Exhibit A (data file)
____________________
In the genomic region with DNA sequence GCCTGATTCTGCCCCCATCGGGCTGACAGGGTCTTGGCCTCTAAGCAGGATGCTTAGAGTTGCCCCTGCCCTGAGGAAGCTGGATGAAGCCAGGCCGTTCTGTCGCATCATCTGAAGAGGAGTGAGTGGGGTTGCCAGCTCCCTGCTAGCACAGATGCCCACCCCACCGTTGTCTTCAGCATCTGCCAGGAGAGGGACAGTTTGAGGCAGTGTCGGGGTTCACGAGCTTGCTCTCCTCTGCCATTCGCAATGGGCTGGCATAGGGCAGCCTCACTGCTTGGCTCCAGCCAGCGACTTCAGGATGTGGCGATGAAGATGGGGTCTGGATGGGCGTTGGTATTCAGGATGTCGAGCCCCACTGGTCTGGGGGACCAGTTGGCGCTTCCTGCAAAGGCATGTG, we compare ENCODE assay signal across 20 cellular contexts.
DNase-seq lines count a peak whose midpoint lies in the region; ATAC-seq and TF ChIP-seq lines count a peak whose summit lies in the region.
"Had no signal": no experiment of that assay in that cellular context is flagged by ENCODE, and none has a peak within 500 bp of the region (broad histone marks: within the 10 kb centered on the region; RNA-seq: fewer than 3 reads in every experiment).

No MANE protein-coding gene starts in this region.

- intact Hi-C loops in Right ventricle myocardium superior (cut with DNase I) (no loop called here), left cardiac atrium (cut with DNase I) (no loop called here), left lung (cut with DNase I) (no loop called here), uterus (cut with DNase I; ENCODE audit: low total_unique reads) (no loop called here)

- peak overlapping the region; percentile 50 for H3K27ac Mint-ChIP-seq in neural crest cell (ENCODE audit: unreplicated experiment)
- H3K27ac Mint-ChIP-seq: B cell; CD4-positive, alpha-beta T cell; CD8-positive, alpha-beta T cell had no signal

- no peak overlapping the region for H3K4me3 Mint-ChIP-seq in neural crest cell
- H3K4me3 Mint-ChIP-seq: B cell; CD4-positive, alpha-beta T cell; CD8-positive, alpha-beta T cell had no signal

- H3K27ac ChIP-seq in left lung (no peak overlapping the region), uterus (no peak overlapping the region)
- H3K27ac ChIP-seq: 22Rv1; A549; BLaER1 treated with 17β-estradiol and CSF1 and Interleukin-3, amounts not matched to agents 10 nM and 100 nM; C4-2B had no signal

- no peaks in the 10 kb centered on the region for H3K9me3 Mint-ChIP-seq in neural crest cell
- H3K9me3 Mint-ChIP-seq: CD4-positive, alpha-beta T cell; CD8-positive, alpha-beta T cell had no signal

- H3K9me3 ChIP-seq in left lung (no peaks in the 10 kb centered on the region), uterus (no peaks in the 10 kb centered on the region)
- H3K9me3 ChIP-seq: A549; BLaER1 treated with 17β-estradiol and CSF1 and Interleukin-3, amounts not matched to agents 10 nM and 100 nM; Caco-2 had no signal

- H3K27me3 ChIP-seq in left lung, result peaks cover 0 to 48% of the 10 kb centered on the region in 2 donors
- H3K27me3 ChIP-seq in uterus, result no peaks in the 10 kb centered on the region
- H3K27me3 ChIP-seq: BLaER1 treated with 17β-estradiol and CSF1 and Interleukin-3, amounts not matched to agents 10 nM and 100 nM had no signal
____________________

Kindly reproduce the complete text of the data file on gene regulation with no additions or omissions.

In the genomic region with DNA sequence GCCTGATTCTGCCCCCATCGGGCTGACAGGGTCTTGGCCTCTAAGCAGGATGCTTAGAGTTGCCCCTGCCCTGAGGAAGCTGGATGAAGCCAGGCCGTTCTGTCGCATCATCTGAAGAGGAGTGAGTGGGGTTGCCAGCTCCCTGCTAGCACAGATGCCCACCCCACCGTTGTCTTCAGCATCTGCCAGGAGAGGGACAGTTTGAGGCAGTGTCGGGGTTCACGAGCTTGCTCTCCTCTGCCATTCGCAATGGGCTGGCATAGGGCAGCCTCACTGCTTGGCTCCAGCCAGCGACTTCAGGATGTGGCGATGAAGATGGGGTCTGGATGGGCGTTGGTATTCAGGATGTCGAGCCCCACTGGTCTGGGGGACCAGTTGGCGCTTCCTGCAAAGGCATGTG, we compare ENCODE assay signal across 20 cellular contexts.
DNase-seq lines count a peak whose midpoint lies in the region; ATAC-seq and TF ChIP-seq lines count a peak whose summit lies in the region.
"Had no signal": no experiment of that assay in that cellular context is flagged by ENCODE, and none has a peak within 500 bp of the region (broad histone marks: within the 10 kb centered on the region; RNA-seq: fewer than 3 reads in every experiment).

No MANE protein-coding gene starts in this region.

- intact Hi-C loops in Right ventricle myocardium superior (cut with DNase I) (no loop called here), left cardiac atrium (cut with DNase I) (no loop called here), left lung (cut with DNase I) (no loop called here), uterus (cut with DNase I; ENCODE audit: low total_unique reads) (no loop called here)

- peak overlapping the region; percentile 50 for H3K27ac Mint-ChIP-seq in neural crest cell (ENCODE audit: unreplicated experiment)
- H3K27ac Mint-ChIP-seq: B cell; CD4-positive, alpha-beta T cell; CD8-positive, alpha-beta T cell had no signal

- no peak overlapping the region for H3K4me3 Mint-ChIP-seq in neural crest cell
- H3K4me3 Mint-ChIP-seq: B cell; CD4-positive, alpha-beta T cell; CD8-positive, alpha-beta T cell had no signal

- H3K27ac ChIP-seq in left lung (no peak overlapping the region), uterus (no peak overlapping the region)
- H3K27ac ChIP-seq: 22Rv1; A549; BLaER1 treated with 17β-estradiol and CSF1 and Interleukin-3, amounts not matched to agents 10 nM and 100 nM; C4-2B had no signal

- no peaks in the 10 kb centered on the region for H3K9me3 Mint-ChIP-seq in neural crest cell
- H3K9me3 Mint-ChIP-seq: CD4-positive, alpha-beta T cell; CD8-positive, alpha-beta T cell had no signal

- H3K9me3 ChIP-seq in left lung (no peaks in the 10 kb centered on the region), uterus (no peaks in the 10 kb centered on the region)
- H3K9me3 ChIP-seq: A549; BLaER1 treated with 17β-estradiol and CSF1 and Interleukin-3, amounts not matched to agents 10 nM and 100 nM; Caco-2 had no signal

- H3K27me3 ChIP-seq in left lung, result peaks cover 0 to 48% of the 10 kb centered on the region in 2 donors
- H3K27me3 ChIP-seq in uterus, result no peaks in the 10 kb centered on the region
- H3K27me3 ChIP-seq: BLaER1 treated with 17β-estradiol and CSF1 and Interleukin-3, amounts not matched to agents 10 nM and 100 nM had no signal